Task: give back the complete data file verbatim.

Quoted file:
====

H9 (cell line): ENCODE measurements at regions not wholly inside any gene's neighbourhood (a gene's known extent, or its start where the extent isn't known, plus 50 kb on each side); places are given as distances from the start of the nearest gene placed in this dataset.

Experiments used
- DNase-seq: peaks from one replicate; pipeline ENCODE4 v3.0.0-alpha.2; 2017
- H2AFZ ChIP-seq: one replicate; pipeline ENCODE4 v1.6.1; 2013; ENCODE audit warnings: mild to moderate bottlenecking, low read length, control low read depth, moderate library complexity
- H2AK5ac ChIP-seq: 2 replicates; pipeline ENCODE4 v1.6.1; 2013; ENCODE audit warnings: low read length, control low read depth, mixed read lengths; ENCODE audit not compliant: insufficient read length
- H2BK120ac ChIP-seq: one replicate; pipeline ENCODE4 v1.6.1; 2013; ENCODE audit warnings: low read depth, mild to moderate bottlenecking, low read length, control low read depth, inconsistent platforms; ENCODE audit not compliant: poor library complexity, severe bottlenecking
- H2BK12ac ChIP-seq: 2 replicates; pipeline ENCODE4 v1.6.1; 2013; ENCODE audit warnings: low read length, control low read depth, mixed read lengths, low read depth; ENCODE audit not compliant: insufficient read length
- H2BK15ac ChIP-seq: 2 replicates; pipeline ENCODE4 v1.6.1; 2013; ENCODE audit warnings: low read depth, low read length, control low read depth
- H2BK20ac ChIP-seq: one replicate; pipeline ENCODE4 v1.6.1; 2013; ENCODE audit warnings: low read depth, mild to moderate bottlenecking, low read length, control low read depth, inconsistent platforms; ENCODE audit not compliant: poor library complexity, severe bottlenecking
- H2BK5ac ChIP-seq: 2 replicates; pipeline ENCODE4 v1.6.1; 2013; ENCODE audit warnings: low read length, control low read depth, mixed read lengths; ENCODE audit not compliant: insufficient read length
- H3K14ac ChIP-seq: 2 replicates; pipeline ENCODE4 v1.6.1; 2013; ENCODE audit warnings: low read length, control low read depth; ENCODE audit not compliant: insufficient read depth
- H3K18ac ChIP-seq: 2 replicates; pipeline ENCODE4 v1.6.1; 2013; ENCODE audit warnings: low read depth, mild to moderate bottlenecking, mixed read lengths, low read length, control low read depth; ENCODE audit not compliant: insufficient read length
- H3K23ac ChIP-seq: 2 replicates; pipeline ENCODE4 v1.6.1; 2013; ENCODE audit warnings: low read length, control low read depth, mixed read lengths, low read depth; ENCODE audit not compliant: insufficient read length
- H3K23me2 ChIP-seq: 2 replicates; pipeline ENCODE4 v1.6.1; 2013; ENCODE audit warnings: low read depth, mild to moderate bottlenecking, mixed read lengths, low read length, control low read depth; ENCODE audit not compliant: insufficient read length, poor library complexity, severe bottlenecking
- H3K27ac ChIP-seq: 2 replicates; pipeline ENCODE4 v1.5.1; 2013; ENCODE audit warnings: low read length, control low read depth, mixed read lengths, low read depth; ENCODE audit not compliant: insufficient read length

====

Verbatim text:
H9 (cell line): ENCODE measurements at regions not wholly inside any gene's neighbourhood (a gene's known extent, or its start where the extent isn't known, plus 50 kb on each side); places are given as distances from the start of the nearest gene placed in this dataset.

Experiments used
- DNase-seq: peaks from one replicate; pipeline ENCODE4 v3.0.0-alpha.2; 2017
- H2AFZ ChIP-seq: one replicate; pipeline ENCODE4 v1.6.1; 2013; ENCODE audit warnings: mild to moderate bottlenecking, low read length, control low read depth, moderate library complexity
- H2AK5ac ChIP-seq: 2 replicates; pipeline ENCODE4 v1.6.1; 2013; ENCODE audit warnings: low read length, control low read depth, mixed read lengths; ENCODE audit not compliant: insufficient read length
- H2BK120ac ChIP-seq: one replicate; pipeline ENCODE4 v1.6.1; 2013; ENCODE audit warnings: low read depth, mild to moderate bottlenecking, low read length, control low read depth, inconsistent platforms; ENCODE audit not compliant: poor library complexity, severe bottlenecking
- H2BK12ac ChIP-seq: 2 replicates; pipeline ENCODE4 v1.6.1; 2013; ENCODE audit warnings: low read length, control low read depth, mixed read lengths, low read depth; ENCODE audit not compliant: insufficient read length
- H2BK15ac ChIP-seq: 2 replicates; pipeline ENCODE4 v1.6.1; 2013; ENCODE audit warnings: low read depth, low read length, control low read depth
- H2BK20ac ChIP-seq: one replicate; pipeline ENCODE4 v1.6.1; 2013; ENCODE audit warnings: low read depth, mild to moderate bottlenecking, low read length, control low read depth, inconsistent platforms; ENCODE audit not compliant: poor library complexity, severe bottlenecking
- H2BK5ac ChIP-seq: 2 replicates; pipeline ENCODE4 v1.6.1; 2013; ENCODE audit warnings: low read length, control low read depth, mixed read lengths; ENCODE audit not compliant: insufficient read length
- H3K14ac ChIP-seq: 2 replicates; pipeline ENCODE4 v1.6.1; 2013; ENCODE audit warnings: low read length, control low read depth; ENCODE audit not compliant: insufficient read depth
- H3K18ac ChIP-seq: 2 replicates; pipeline ENCODE4 v1.6.1; 2013; ENCODE audit warnings: low read depth, mild to moderate bottlenecking, mixed read lengths, low read length, control low read depth; ENCODE audit not compliant: insufficient read length
- H3K23ac ChIP-seq: 2 replicates; pipeline ENCODE4 v1.6.1; 2013; ENCODE audit warnings: low read length, control low read depth, mixed read lengths, low read depth; ENCODE audit not compliant: insufficient read length
- H3K23me2 ChIP-seq: 2 replicates; pipeline ENCODE4 v1.6.1; 2013; ENCODE audit warnings: low read depth, mild to moderate bottlenecking, mixed read lengths, low read length, control low read depth; ENCODE audit not compliant: insufficient read length, poor library complexity, severe bottlenecking
- H3K27ac ChIP-seq: 2 replicates; pipeline ENCODE4 v1.5.1; 2013; ENCODE audit warnings: low read length, control low read depth, mixed read lengths, low read depth; ENCODE audit not compliant: insufficient read length